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"Built Dam Strong!"

14 August 2012

Mike's Bike is (99.5%) DONE!

I completed nearly everything! I have to make one last trip to Home Depot to pick up one more hex head bolt in 6mmx1.00 thread, since I over estimated the length of one of the needed bolts and need to straighten that out. After that, the only thing left is to source to stainless locking nuts, the kind without the plastic locking insert, since I don't want any heat melting the inserts and allowing the battery tray to drop . . . That would be a bad thing. For sure. Let me show you what I am talking about!

Mockup . . . one of my favorite things. Measuring 2xelventy trillion times, cutting/welding/drilling once. It saves time in the long run!

Here's the battery tray (again):

Here is one of the flanges Dave helped make while I was working on something else:

I had to figure out a way to make those flanges stay on and support the battery tray in a secure manner. Normally, I would try to figure out a way to do so horizontally, but given the low profile and also the requirement to make things easily accessible, I chose to use existing threaded inserts in a clever way.

This is the existing threaded insert:

I simply drilled through the hole with a smaller bit (after centerpunching it to prevent the bit from wandering too much) and ran a tap through the hole and test it with a piece of threaded rod I had:
 Poifect! Nyuk, nyuk, nyuk!

Here is the basic idea:

With that settled, I had to move on to figuring out how to secure the seat pan. Due to my design of the seat pan, I really only needed to ensure that the seat pan would not pop off the frame rails. The locator pieces lock the seat pan longitudinally, so I just had to make it so that the seat could come off fairly easily but not be accidently popped off.

Here is a view from the underside to refresh our memories of what everything looked like.

Hmmmm . . . That elliptical hole of the frame bracing looks pretty suspiciously well placed . . .

What if I made a plate to cover that, with a hole in the center that would be large enough to fit a stud through it, which would be welded on to the seat pan and then secured with a wing nut? Oh look! A suspiciously perfect stud ready to get welded to the seat pan!

I also took the liberty of cleaning up the edges of the curved section of the seat pan so that it was even all the way around.

Shazam! I distracted you long enough to have made a nice looking place from some stainless I had leftover from the handle of the charcoal started I had assembled for my father for Father's Day:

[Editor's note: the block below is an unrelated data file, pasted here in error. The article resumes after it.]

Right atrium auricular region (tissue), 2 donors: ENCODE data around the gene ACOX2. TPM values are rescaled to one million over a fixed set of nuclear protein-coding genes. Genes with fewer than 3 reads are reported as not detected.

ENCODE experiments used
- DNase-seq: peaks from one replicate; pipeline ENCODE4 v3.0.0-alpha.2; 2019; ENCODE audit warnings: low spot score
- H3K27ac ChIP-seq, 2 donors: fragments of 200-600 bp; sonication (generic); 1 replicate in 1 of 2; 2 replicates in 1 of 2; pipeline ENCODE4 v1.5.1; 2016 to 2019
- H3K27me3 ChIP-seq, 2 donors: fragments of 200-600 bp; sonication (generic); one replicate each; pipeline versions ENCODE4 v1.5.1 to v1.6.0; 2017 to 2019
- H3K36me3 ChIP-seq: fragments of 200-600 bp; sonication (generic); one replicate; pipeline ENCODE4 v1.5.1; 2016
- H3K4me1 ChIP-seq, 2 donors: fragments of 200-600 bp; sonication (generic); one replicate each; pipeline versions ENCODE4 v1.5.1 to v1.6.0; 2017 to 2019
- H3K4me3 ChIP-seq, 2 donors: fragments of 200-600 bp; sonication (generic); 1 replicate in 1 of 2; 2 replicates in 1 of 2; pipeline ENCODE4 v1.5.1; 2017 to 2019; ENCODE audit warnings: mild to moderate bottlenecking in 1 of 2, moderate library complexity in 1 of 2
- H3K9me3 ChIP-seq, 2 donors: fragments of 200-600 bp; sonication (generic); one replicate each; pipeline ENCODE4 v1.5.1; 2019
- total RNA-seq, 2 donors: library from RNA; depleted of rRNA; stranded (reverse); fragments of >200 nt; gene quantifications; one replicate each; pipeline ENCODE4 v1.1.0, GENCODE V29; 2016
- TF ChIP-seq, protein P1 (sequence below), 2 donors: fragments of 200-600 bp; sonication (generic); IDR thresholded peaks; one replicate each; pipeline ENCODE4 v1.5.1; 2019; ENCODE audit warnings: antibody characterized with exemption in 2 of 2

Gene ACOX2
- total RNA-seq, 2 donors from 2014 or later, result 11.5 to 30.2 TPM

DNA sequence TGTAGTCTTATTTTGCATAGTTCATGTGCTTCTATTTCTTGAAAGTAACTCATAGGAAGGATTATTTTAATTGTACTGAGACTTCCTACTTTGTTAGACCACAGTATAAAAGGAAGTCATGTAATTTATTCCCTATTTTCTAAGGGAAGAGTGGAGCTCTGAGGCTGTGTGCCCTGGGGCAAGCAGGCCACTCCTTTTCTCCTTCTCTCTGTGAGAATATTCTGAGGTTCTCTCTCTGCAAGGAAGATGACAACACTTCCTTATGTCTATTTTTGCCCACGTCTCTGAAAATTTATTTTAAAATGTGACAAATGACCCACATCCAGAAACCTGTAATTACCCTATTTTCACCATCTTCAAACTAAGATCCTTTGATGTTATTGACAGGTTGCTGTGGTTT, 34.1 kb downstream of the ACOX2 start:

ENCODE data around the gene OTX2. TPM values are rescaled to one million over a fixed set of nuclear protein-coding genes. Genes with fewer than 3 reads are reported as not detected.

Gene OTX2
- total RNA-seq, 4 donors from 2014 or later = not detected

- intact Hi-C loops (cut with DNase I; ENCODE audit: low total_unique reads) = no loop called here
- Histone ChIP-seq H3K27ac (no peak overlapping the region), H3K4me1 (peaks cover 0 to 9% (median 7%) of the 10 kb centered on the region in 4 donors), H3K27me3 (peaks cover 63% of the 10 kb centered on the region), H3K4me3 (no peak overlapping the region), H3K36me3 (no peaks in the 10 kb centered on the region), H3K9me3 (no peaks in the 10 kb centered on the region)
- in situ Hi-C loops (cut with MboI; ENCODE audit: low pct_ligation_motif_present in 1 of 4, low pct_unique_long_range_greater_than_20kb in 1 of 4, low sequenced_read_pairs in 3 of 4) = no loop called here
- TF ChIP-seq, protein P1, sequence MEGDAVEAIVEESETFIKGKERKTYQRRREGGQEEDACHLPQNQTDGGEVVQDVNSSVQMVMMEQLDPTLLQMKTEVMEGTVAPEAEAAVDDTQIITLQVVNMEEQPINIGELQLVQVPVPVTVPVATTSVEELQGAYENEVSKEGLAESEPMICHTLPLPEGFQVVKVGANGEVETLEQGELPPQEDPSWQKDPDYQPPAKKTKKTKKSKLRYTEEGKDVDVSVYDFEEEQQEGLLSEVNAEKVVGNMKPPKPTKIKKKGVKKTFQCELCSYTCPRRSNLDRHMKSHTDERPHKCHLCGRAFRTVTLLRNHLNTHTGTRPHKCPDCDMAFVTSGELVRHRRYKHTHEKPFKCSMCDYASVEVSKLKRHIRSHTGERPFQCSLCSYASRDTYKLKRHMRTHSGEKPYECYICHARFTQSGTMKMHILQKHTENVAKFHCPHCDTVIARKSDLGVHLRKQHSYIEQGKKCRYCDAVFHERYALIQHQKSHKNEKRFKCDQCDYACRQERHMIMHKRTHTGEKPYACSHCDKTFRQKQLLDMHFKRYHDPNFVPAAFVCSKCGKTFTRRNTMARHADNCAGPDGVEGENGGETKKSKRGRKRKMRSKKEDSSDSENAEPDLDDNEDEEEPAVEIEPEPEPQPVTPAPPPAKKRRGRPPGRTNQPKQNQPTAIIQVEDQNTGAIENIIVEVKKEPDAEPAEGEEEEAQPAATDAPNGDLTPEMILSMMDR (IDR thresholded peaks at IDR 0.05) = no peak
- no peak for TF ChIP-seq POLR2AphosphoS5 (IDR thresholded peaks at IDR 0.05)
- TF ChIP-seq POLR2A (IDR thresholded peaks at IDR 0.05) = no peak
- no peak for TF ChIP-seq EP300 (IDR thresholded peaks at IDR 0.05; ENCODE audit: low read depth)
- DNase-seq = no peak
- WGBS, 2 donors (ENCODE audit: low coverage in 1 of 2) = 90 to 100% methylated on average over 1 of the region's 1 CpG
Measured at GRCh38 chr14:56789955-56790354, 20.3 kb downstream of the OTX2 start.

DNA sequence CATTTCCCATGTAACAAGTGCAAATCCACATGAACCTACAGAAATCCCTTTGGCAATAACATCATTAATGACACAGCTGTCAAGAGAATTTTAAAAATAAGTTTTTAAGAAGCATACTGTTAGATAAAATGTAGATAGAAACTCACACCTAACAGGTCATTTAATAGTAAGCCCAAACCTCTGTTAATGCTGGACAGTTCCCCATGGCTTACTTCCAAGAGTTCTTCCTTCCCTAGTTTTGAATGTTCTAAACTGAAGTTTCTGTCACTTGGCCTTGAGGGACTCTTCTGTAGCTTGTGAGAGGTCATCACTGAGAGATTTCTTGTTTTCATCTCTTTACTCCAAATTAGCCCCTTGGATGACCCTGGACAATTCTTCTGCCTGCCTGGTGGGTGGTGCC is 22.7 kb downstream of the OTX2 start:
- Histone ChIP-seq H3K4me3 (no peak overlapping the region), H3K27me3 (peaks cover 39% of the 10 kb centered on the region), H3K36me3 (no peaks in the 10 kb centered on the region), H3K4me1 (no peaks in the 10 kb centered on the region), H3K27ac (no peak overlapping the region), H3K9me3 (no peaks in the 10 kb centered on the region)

Now doesn't that look swanky?

Closeups are always good:

Back to the battery tray . . .

Here is one of the hex headed bolts.

Why did I bother with bolts? Well . . . I wanted somethign replaceable. I have seen way too many bolts get stripped out and if I welded something in place, it would make things a lot harder to replace in the future. With a bolt, you can simply unscrew it and replace it with another one. I couldn't find stainless bolts in the right size at Home Despot, so this will certainly do for now.

Here is a shot of how the bolt goes through the threaded insert and the hole that I drilled and tapped for the bolt:

I marked and drilled (intentionally) oversized holes (to allow for ease of installation):

Then noted that the "legs" of the brackets stuck up much too far:
I used a chisel point King Size Sharpie (thought I'd be done mentioning them, didn't you? HAH!) to get an approximation of how much I had to trim off. I fired up the band saw and got to sawing the excess off, cleaning them up on the belt/disc sander and ended up with this:

And then welded them on to the tray:

Not too shabby looking. Not perfect, but pretty decent. A locking nut will complete the kit when I can find some of those things, or Mike can find them, too. I'm not picky. heh

Magic tip time! I wanted to try something with making a spacer to prevent the seat pan from getting pulled too far down with the wing nut. I cut a small piece of 1/2" aluminum rod and evened up the ends. I wanted to drill a hole down the middle of the short section, but attempting to hold that in my fingers would be finger-a-cide, so I came up with a simple but highly effective clamp that gave me enough leverage to prevent the rod section from spinning.

It took a long time to tap this darn thing. I had forgotten my number drill set (you likely have no idea what I am talking about . . . unless you are a machinist or very familiar with drilling and tapping holes), so I didn't have exactly the right twist drill (commonly known as a drill bit, which isn't exactly correct) size on hand to make tapping through that section easy. But I managed. I so wanted a lathe. I would have been done in less than 5 minutes, including all the tool changes. LOL! Oh well . . .

This is what it ended up looking like:

But my measuring was off:

 Remember that whole measure a lot of times and cut/drill/weld once thing? Yeah . . . But, after testing things out, I determined that it wasn't necessary to have the spacer there at all, since the pan is 18g steel, it barely flexes when you crank on the wing nut . . . Next time, I think 20g will be easier and faster to work with. LOL!

Nearly final battery tray installed:

And the final profile view of the seat pan and battery tray on the frame:
It looks really sleek! I can't wait to see how the rest of the bike comes together! Mike's got some good plans. =)